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Eat to Live, Don’t Live to Eat: Black Men, Masculinity, Faith and Food
Open AccessArticle

“Can I Live”: Black American Adolescent Boys’ Reports of Police Abuse and the Role of Religiosity on Mental Health

1
George Warren Brown School of Social Work, Washington University in St. Louis, St. Louis, MO 63130, USA
2
College of Public Health and Social Justice, Saint Louis University, St. Louis, MO 63104, USA
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Author to whom correspondence should be addressed.
Int. J. Environ. Res. Public Health 2020, 17(12), 4330; https://doi.org/10.3390/ijerph17124330
Received: 20 April 2020 / Revised: 31 May 2020 / Accepted: 12 June 2020 / Published: 17 June 2020
(This article belongs to the Special Issue Stress, Faith, Resiliency, and Health among Black Men)
State sanctioned violence aimed at Black individuals and communities is an issue that has pervaded American history and society since before the establishment of the United States. For Black males, anticipating and preparing for involuntary police contact, unfortunately, is an inevitable part of life. The purpose of this study is to examine the impact of reports of police abuse on mental health and perceived racial out-group perceptions and the protective role of religiosity among a nationally representative sample of Black American adolescent boys (Mage = 14.98). Linear multiple regression was used to determine the interactive effects of subjective religiosity and reported police abuse on Black American adolescent boys. Higher reports of subjective religiosity were associated with lower depressive symptomatology. Reports of police abuse were associated with lower public regard beliefs (belief that society views Black Americans less favorably). Results highlight the impact experiencing police abuse has on Black adolescent boys and we conclude with implications, areas for future research and intervention points. View Full-Text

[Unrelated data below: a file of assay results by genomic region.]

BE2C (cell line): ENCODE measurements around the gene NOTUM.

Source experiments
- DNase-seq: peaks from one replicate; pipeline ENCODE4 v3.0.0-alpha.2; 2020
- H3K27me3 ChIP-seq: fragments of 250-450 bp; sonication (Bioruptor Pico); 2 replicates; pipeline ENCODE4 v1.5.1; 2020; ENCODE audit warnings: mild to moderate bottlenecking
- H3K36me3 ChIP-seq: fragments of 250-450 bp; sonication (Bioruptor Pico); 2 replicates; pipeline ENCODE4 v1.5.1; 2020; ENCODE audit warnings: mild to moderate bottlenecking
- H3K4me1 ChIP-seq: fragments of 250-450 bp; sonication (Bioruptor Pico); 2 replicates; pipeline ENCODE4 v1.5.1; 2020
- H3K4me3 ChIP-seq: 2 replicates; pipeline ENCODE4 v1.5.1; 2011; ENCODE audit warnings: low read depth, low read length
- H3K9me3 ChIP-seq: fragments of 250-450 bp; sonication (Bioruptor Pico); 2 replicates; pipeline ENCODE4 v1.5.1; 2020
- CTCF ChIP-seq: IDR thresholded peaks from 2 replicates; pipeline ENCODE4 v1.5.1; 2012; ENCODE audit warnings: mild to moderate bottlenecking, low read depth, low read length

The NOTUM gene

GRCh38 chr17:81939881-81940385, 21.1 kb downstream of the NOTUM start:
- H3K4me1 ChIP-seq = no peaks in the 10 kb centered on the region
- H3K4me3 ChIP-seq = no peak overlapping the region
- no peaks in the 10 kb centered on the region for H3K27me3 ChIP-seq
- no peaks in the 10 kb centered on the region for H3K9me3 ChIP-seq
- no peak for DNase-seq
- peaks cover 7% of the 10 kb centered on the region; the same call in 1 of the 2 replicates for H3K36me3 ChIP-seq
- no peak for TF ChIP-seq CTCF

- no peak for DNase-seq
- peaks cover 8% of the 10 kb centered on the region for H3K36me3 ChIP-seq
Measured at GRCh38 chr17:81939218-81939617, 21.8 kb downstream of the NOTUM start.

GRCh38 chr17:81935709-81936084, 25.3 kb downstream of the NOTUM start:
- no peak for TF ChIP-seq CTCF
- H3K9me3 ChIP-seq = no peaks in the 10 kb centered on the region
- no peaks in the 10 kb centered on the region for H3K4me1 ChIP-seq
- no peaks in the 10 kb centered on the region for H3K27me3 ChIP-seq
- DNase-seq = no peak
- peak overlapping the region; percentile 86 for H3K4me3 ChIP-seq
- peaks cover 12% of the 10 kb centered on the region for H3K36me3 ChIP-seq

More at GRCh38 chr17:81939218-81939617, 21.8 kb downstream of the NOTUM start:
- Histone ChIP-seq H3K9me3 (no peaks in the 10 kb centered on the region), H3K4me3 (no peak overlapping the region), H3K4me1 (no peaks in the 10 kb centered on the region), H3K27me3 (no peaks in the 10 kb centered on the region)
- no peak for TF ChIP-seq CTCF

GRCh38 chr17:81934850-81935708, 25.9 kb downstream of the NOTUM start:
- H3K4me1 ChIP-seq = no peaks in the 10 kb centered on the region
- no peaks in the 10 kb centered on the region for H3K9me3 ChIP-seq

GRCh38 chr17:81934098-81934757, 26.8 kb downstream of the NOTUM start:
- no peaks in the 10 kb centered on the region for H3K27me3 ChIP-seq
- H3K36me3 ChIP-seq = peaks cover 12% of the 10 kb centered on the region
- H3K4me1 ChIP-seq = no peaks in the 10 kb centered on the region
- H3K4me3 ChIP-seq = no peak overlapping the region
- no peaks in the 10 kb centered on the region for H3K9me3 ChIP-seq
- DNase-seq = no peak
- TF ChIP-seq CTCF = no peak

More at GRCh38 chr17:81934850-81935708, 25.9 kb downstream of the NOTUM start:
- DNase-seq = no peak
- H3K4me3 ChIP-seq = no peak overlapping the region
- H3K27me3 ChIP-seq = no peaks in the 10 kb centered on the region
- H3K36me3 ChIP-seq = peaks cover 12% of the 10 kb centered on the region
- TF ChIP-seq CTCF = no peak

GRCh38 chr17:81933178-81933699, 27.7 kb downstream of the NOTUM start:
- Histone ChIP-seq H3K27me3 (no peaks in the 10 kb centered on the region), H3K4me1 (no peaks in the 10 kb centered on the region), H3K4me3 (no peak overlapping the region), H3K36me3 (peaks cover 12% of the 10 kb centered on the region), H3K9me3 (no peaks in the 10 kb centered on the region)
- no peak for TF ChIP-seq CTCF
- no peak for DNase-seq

Keywords: police abuse; public regard; religiosity; black male adolescents police abuse; public regard; religiosity; black male adolescents
MDPI and ACS Style

Jackson, A.N.; Butler-Barnes, S.T.; Stafford, J.D.; Robinson, H.; Allen, P.C. “Can I Live”: Black American Adolescent Boys’ Reports of Police Abuse and the Role of Religiosity on Mental Health. Int. J. Environ. Res. Public Health 2020, 17, 4330.

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